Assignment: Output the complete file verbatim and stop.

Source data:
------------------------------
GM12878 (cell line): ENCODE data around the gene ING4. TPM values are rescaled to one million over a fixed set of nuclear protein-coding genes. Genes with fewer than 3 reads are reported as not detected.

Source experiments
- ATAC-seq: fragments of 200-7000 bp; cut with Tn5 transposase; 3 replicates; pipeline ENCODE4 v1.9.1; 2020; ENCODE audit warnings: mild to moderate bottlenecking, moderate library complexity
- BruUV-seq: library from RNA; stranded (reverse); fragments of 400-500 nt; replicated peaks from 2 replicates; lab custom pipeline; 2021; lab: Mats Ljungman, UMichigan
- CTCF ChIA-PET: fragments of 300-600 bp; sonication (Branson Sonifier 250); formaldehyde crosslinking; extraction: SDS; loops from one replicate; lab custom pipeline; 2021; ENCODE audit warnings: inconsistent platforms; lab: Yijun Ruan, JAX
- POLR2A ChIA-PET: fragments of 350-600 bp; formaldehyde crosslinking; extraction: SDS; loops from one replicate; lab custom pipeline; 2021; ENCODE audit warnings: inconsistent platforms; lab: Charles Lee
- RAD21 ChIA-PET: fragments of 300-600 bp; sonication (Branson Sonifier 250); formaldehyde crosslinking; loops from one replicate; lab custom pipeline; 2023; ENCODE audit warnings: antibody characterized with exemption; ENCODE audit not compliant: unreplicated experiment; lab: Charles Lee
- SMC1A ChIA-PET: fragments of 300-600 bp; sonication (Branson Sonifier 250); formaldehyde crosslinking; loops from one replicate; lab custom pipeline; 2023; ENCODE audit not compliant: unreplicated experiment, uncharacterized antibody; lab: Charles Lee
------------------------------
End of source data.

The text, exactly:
GM12878 (cell line): ENCODE data around the gene ING4. TPM values are rescaled to one million over a fixed set of nuclear protein-coding genes. Genes with fewer than 3 reads are reported as not detected.

Source experiments
- ATAC-seq: fragments of 200-7000 bp; cut with Tn5 transposase; 3 replicates; pipeline ENCODE4 v1.9.1; 2020; ENCODE audit warnings: mild to moderate bottlenecking, moderate library complexity
- BruUV-seq: library from RNA; stranded (reverse); fragments of 400-500 nt; replicated peaks from 2 replicates; lab custom pipeline; 2021; lab: Mats Ljungman, UMichigan
- CTCF ChIA-PET: fragments of 300-600 bp; sonication (Branson Sonifier 250); formaldehyde crosslinking; extraction: SDS; loops from one replicate; lab custom pipeline; 2021; ENCODE audit warnings: inconsistent platforms; lab: Yijun Ruan, JAX
- POLR2A ChIA-PET: fragments of 350-600 bp; formaldehyde crosslinking; extraction: SDS; loops from one replicate; lab custom pipeline; 2021; ENCODE audit warnings: inconsistent platforms; lab: Charles Lee
- RAD21 ChIA-PET: fragments of 300-600 bp; sonication (Branson Sonifier 250); formaldehyde crosslinking; loops from one replicate; lab custom pipeline; 2023; ENCODE audit warnings: antibody characterized with exemption; ENCODE audit not compliant: unreplicated experiment; lab: Charles Lee
- SMC1A ChIA-PET: fragments of 300-600 bp; sonication (Branson Sonifier 250); formaldehyde crosslinking; loops from one replicate; lab custom pipeline; 2023; ENCODE audit not compliant: unreplicated experiment, uncharacterized antibody; lab: Charles Lee